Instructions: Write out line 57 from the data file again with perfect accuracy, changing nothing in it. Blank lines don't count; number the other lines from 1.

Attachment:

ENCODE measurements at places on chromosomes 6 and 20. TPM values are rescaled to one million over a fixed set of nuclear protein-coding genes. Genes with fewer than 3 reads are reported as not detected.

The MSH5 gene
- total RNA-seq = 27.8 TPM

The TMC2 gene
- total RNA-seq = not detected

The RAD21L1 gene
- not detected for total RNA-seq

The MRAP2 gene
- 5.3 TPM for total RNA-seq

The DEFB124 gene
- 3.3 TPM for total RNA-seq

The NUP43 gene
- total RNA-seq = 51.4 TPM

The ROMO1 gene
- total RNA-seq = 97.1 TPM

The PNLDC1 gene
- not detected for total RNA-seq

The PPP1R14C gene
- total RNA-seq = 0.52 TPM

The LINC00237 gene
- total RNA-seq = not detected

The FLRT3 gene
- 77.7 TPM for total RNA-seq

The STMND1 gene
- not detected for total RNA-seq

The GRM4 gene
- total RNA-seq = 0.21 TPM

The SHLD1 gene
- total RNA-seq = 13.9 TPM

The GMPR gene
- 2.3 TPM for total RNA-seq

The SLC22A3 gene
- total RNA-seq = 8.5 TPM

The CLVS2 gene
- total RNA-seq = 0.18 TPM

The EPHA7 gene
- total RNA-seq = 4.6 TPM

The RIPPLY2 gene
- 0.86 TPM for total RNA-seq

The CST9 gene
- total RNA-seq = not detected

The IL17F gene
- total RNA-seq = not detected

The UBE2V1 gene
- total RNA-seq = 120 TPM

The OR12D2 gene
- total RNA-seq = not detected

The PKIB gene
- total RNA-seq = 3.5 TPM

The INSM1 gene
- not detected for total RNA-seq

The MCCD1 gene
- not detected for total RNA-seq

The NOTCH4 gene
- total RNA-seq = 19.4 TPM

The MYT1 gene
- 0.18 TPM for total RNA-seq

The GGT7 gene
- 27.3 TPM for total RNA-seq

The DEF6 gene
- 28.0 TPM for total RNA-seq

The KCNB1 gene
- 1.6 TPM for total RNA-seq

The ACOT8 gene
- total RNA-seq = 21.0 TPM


- 0.18 TPM for total RNA-seq